My sinne is more than man can mend, and that thou knowest best.
On whom then shall I call, to whom shall I make mone?
Sith man is mightlesse sinne to cure, I seeke to thee alone:
In thee I knowe all might and power doth remayne,
And at thy handes I am well sure mercie I shall obtain.
Thy promise cannot fayle, wherein I me repose;
To thee alone (els to no man) my hart wyll sinne disclose:
The sinner thou doest save, no Saviour els I finde;
Thou onely satisfied hast for the sinne of all mankynde,
The sacrifice whereof thou offeredst once for aye,
Whereby his wrath for Adam’s gylt thy Father put awaye;
And by thy death alone mankinde restored is:
There was no meanes mercye for man to get of him but this.
Now thou hast mercye bought, if man by thee will crave,
And who that seeketh by other meanes small mercie might he have.
Wherefore, O Lorde! on thee for mercie do I call;
Let not my sinnes consume me cleane, and I dampned to fall.
The merites of my workes, were they never so just,
I here forsake, and them resigne to such as in them trust.

From: http://www.bartleby.com/261/308.html

Date: 1565 (published)

By: Robert Burdet(t) (1510-1549)

Thursday, 28 January 2016

The Country Where Nobody Sings by Martin Langford

The songbirds began here.

The first people sang.

The new people too —
they were still singing down to the war.

Then, bit by bit, we shut up.

Because all our songs were sung for us;
because songs were spotlights — and not invitations;
because we could not afford suffering;
because singers lived in a high-life of low-life elsewhere —

because we’d grown careful round meanings —

tongue-music dried into syntax.

For the kids, for results, for immunities:
we sifted conclusions — and tightened our throats.

Prose settled over our lives like a cloud of unbeing.

We would make ourselves still for the fine print,
and stare out at love…

Once there’d been tyrants in mills who’d admonished all singing.

We do not need them: we govern ourselves.

Now we always think before we speak.

Now that we care for our stories like courtroom exhibits.

Now we can find every reason — but reason to sing.

From: http://pandora.nla.gov.au/pan/84567/20140521-1339/snorkel.org.au/019/langford.html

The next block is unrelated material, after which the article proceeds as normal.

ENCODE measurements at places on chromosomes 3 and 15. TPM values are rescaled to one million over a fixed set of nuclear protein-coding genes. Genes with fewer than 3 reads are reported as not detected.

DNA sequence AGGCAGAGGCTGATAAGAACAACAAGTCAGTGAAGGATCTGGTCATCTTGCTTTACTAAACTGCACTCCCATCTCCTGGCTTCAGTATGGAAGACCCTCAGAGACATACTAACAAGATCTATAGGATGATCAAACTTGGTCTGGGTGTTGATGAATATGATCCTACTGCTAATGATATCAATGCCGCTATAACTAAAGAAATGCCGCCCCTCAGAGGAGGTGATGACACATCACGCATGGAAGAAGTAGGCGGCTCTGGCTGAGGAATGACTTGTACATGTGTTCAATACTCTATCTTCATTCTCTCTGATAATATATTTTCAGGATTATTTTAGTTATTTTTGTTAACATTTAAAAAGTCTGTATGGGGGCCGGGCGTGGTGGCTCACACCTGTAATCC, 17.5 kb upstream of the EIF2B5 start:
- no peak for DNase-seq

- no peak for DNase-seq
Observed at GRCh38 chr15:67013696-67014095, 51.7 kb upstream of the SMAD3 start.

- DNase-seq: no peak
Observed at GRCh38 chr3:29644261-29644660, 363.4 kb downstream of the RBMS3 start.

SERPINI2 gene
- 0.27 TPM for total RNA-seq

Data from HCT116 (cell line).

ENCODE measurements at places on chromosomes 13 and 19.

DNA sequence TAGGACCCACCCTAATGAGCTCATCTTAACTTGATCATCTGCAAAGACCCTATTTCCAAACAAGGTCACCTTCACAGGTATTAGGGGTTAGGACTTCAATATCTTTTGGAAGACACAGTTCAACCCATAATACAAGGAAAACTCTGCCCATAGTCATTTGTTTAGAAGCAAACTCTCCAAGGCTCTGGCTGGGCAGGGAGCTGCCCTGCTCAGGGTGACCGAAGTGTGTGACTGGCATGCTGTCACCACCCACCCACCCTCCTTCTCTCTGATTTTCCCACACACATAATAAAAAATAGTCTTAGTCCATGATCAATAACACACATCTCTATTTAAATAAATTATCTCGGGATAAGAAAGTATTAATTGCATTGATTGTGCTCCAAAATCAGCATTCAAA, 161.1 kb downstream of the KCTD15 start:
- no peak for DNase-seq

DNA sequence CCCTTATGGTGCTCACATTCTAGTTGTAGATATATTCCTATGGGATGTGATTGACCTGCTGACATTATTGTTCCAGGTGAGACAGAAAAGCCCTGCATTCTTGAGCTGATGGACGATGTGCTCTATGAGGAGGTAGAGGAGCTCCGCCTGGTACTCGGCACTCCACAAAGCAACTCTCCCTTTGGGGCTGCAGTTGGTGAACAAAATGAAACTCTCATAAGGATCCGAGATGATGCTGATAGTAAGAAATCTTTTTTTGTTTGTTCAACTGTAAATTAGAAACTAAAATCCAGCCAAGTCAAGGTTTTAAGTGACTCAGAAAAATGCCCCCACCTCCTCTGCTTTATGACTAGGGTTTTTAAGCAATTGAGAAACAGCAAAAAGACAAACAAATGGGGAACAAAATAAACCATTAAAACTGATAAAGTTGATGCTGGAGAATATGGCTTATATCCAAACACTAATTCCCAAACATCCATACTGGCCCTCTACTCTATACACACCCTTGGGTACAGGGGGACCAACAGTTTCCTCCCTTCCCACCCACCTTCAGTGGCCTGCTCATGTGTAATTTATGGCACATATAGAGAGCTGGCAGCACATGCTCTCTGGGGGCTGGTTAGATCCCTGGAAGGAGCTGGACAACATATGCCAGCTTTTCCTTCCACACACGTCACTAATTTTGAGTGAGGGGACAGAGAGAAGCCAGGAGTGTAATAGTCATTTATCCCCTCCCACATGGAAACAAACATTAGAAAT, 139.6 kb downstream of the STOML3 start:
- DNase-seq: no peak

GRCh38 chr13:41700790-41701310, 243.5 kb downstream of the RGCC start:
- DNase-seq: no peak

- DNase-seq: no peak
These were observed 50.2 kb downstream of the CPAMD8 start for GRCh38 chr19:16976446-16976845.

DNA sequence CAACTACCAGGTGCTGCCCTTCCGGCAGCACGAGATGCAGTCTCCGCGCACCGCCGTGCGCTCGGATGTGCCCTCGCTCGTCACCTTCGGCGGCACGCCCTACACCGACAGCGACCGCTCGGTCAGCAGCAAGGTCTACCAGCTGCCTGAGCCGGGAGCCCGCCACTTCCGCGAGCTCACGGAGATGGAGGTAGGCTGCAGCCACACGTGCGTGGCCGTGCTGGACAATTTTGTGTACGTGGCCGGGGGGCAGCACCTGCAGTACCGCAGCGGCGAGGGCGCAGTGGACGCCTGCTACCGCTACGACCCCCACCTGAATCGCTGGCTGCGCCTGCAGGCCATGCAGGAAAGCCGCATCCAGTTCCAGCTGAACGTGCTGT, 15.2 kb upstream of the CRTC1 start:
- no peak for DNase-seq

Date: 2014

By: Martin Langford (1952- )

Wednesday, 27 January 2016

For the Birds: The Life of Paolo Uccello by Martin Johnston

Uccello once fancied he was turning into cheese,
still, lived “to a disgruntled eighty-three”,
according to the censorious Vasari.
He was the fanatical type, like Spinoza.
He loved pictures of animals and birds,
being unable to afford the creatures themselves
or, like Leonardo, to buy and free them.
When his friend Donatello made fun of him
he stopped painting, saw no one, spent his last years
“solitary, eccentric, melancholy and poor”,
working on intricate technical problems.
His wife said he’d refuse to come to bed,
saying “Oh, what a lovely thing is this perspective!”
He seems to me to have been a happy man.

From: http://jacketmagazine.com/01/mj-late-poems.html

Date: 1990

By: Martin Johnston (1947-1990)

Tuesday, 26 January 2016

Australia by Philip Joseph Holdsworth

A RHAPSODY.
O Muse divine! within whose strange soft lyre
Melodious lays of subtle strength and splendour
Sleep, till the Bard’s quick touch and tongue of fire
Lure them to life: — Even Thou, sweet Muse, engender
Within my brain, songs passionate and tender —
Songs sung or harped ‘mid thy most secret spheres,
But snatched by amorous couriers to mine ears,
And hoarded in my soul’s most hallowed cells
(Where the mute seraph. Contemplation, dwells)
Till the renascent hour,